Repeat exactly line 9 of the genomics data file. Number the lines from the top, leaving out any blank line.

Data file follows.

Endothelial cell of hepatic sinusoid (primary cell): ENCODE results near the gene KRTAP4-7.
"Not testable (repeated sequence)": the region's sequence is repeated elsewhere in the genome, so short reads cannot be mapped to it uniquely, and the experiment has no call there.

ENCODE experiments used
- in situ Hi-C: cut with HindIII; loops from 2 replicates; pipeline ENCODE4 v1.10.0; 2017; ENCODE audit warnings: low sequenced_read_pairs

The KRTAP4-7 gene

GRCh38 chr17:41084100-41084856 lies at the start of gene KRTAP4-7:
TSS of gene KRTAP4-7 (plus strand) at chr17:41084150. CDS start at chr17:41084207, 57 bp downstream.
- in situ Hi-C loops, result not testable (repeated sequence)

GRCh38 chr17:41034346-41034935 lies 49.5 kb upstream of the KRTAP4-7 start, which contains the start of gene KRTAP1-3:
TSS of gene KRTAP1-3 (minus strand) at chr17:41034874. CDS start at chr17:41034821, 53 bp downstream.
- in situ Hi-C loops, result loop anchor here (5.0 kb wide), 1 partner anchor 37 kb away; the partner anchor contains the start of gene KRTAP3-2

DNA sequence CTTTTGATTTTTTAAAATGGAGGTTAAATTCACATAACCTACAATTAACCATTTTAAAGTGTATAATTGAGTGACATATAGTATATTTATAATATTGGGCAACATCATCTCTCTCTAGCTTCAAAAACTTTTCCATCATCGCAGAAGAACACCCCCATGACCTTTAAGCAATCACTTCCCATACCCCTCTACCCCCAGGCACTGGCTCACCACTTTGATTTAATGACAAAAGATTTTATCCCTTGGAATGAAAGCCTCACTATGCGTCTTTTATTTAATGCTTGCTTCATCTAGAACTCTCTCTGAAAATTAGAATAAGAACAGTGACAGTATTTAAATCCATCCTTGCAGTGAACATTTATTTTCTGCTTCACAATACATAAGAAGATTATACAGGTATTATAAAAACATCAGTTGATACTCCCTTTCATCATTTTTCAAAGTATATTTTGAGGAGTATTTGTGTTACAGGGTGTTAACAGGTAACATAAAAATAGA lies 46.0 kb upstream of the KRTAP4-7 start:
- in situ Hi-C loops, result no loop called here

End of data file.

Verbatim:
GRCh38 chr17:41034346-41034935 lies 49.5 kb upstream of the KRTAP4-7 start, which contains the start of gene KRTAP1-3: